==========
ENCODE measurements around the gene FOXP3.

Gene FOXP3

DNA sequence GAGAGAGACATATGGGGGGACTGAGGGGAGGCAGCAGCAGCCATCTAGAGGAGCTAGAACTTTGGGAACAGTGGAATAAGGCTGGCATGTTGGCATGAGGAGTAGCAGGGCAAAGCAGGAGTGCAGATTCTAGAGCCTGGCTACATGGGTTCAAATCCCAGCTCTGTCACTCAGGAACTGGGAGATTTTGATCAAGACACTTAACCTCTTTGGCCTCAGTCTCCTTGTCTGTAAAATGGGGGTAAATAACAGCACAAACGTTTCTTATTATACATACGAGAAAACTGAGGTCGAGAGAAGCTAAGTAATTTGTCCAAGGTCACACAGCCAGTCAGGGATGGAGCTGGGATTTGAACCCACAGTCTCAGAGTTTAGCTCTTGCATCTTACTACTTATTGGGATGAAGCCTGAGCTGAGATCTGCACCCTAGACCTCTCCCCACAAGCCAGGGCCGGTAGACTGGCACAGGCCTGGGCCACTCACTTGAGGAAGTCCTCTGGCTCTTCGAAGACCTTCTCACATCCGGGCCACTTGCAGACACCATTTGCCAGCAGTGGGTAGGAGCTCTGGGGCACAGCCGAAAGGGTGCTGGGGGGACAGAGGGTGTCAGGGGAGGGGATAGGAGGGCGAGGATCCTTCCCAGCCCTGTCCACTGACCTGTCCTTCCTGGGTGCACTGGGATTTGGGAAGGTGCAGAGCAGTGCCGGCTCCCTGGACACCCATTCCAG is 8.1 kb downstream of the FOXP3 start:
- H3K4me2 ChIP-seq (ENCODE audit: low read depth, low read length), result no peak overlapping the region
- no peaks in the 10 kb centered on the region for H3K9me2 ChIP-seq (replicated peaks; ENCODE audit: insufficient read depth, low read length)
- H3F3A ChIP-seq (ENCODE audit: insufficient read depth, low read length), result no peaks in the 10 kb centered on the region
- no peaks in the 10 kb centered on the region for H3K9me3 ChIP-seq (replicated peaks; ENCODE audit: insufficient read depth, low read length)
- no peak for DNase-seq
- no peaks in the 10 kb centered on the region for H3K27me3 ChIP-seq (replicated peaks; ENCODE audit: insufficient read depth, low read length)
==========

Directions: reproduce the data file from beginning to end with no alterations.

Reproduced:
ENCODE measurements around the gene FOXP3.

Gene FOXP3

DNA sequence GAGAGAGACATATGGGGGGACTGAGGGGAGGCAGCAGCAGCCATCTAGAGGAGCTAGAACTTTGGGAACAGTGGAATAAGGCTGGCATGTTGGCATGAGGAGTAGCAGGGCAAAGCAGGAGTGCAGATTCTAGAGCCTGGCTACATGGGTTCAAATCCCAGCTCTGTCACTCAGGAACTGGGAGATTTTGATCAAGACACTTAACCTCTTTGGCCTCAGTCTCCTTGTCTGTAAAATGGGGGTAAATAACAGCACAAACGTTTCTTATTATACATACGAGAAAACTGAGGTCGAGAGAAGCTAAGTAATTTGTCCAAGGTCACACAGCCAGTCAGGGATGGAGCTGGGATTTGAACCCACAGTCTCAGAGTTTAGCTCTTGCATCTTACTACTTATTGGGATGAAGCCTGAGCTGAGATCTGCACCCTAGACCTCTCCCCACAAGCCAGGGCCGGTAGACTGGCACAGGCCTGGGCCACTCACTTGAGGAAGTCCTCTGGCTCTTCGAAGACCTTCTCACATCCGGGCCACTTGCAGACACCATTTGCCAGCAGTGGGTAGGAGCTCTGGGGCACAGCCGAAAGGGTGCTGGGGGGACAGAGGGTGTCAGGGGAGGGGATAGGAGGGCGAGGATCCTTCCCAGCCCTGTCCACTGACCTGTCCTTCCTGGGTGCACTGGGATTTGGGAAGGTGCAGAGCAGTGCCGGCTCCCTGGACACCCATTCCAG is 8.1 kb downstream of the FOXP3 start:
- H3K4me2 ChIP-seq (ENCODE audit: low read depth, low read length), result no peak overlapping the region
- no peaks in the 10 kb centered on the region for H3K9me2 ChIP-seq (replicated peaks; ENCODE audit: insufficient read depth, low read length)
- H3F3A ChIP-seq (ENCODE audit: insufficient read depth, low read length), result no peaks in the 10 kb centered on the region
- no peaks in the 10 kb centered on the region for H3K9me3 ChIP-seq (replicated peaks; ENCODE audit: insufficient read depth, low read length)
- no peak for DNase-seq
- no peaks in the 10 kb centered on the region for H3K27me3 ChIP-seq (replicated peaks; ENCODE audit: insufficient read depth, low read length)